Sufficiebat nobis paupertas nostra (Jean Richafort)

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  • (Posted 2019-03-16)  CPDL #53583:     
Editor: Andrew Fysh (submitted 2019-03-16).   Score information: A4, 6 pages   Copyright: CC BY SA
Edition notes: At original pitch. Original note values retained in Superius part only; note values halved in other parts (see Editorial Notes in score). Transcribed and edited from the Attaingnant's 1534 publication and three other earlier hand-copied sources as acknowledged in the Editorial Notes. Text of Hayne's chanson Mon souvenir, whose Tenor line is used as the Superius line here, is included for historical context only.

General Information

Title: Sufficiebat nobis paupertas nostra
Composer: Jean Richafort
Source of text: adapted from Tobit 5:24–26 and 10:4 (Biblia Sacra Vulgata)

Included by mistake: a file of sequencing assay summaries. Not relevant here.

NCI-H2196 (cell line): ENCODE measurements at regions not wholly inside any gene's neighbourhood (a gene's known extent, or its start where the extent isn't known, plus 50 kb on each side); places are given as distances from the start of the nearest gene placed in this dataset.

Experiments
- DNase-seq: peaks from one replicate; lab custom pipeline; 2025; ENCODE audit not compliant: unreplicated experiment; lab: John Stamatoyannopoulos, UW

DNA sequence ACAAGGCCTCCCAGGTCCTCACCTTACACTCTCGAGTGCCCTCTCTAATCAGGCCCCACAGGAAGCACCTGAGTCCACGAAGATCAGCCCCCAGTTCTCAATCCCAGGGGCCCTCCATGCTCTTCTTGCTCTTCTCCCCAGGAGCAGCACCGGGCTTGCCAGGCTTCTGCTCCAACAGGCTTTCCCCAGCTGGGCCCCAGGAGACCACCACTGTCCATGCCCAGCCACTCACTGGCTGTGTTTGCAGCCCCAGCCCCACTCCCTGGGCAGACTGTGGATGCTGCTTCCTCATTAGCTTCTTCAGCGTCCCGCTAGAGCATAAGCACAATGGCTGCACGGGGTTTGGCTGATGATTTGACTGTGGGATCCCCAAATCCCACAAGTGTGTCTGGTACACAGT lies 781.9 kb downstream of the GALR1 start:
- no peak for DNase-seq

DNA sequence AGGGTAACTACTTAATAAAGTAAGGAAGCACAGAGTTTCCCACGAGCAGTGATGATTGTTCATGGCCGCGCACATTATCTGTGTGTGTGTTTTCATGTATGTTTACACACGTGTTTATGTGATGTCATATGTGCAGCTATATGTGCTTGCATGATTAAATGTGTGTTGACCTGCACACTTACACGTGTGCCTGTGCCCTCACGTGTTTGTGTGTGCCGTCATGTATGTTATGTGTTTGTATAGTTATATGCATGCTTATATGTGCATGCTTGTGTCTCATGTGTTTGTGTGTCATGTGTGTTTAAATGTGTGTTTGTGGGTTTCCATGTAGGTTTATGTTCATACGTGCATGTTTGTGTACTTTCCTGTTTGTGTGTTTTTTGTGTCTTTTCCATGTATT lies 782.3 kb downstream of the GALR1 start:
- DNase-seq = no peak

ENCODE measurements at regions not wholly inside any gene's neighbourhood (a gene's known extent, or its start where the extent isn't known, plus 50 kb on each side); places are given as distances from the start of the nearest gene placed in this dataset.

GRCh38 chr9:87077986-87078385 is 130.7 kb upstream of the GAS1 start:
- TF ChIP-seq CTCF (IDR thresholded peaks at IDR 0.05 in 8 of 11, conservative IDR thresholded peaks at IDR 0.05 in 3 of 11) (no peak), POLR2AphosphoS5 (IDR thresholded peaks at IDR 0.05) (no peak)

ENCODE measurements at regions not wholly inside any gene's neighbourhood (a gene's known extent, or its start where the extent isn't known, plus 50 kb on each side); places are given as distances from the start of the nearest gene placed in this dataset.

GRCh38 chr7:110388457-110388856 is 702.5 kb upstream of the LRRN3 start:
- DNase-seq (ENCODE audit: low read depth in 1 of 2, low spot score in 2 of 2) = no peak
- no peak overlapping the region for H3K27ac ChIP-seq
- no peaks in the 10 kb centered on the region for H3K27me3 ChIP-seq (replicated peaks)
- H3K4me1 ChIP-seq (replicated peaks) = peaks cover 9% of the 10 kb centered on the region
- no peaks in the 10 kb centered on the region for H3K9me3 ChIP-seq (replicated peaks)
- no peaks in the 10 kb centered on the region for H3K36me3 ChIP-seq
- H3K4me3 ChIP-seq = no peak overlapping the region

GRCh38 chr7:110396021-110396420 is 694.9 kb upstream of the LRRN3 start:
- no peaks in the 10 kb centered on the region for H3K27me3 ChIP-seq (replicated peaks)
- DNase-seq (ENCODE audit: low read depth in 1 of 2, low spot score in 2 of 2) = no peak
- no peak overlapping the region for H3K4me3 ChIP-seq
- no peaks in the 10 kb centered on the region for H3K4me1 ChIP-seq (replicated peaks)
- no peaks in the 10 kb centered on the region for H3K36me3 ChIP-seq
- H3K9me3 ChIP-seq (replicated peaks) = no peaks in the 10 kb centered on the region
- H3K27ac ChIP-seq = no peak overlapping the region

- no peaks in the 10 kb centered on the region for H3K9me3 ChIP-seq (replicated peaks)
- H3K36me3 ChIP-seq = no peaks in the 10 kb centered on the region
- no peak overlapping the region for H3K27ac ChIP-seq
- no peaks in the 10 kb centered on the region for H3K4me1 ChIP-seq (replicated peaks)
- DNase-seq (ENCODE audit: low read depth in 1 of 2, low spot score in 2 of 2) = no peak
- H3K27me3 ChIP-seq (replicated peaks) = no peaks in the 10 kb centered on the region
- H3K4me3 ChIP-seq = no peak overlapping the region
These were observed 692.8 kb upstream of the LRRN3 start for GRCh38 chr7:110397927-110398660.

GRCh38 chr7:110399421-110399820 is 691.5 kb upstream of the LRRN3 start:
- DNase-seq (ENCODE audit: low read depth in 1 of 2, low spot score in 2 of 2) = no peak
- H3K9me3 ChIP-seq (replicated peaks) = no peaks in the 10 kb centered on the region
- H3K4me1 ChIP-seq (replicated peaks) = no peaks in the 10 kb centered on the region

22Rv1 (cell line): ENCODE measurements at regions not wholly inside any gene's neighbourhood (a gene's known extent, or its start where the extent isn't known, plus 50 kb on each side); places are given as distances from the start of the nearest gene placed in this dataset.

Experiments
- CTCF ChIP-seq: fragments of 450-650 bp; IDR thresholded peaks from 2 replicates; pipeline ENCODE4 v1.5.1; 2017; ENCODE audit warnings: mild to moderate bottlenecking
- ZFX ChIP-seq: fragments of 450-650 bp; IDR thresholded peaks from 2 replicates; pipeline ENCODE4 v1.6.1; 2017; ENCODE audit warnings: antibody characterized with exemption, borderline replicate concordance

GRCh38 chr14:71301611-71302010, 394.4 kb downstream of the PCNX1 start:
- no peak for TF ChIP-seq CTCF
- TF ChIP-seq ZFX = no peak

Number of voices: 4vv   Voicing: ATBB
Genre: SacredMotetResponsory for Ember Friday of September

Language: Latin
Instruments: A cappella

    Manuscript c.1505–1515
    Manuscript 1518 in Rusconi Codex
First published: 1520 in Antico, Motetti e canzone libro primo [Rome] (RISM c.1521/6), no. 7
    2nd published: 1534 in Motettorum, Book 4 [Paris] (RISM 1534/6), no. 22
Description: Many sources of this work pre-date Attaingnant's 1534 collection, suggesting that Richafort might have composed it while serving in the French Royal Chapel in the 1510s. The marking Mon souvenir in Attaingnant's Superius partbook acknowledges Richafort's having employed the Tenor line of Mon souvenir me fait mourir by Hayne van Ghizeghem, a prolific chanson composer of the late 15th century. The only other known setting, by Jacquet de Mantua, also appears in the Rusconi Codex and is based on the same chanson.

External websites:

Original text and translations

Latin.png Latin text

Sufficiébat nobis paupértas nostra,
ut divítiæ computaréntur:
numquam fuísset pecúnia ipsa,
pro qua misísti fílium nostrum,
báculum senectútis nostræ!
Heu me, fili mi, ut quid te mísimus peregrinári,
lumen oculórum nostrórum?
Báculum senectútis nostræ!

English.png English translation

Our poverty was enough for us,
that it might have been accounted riches.
O that the money had never been,
for which thou hast sent away our son,
the staff of our old age!
Alas, my son, wherefore have we sent thee wandering,
even thee, the light of our eyes?
The staff of our old age!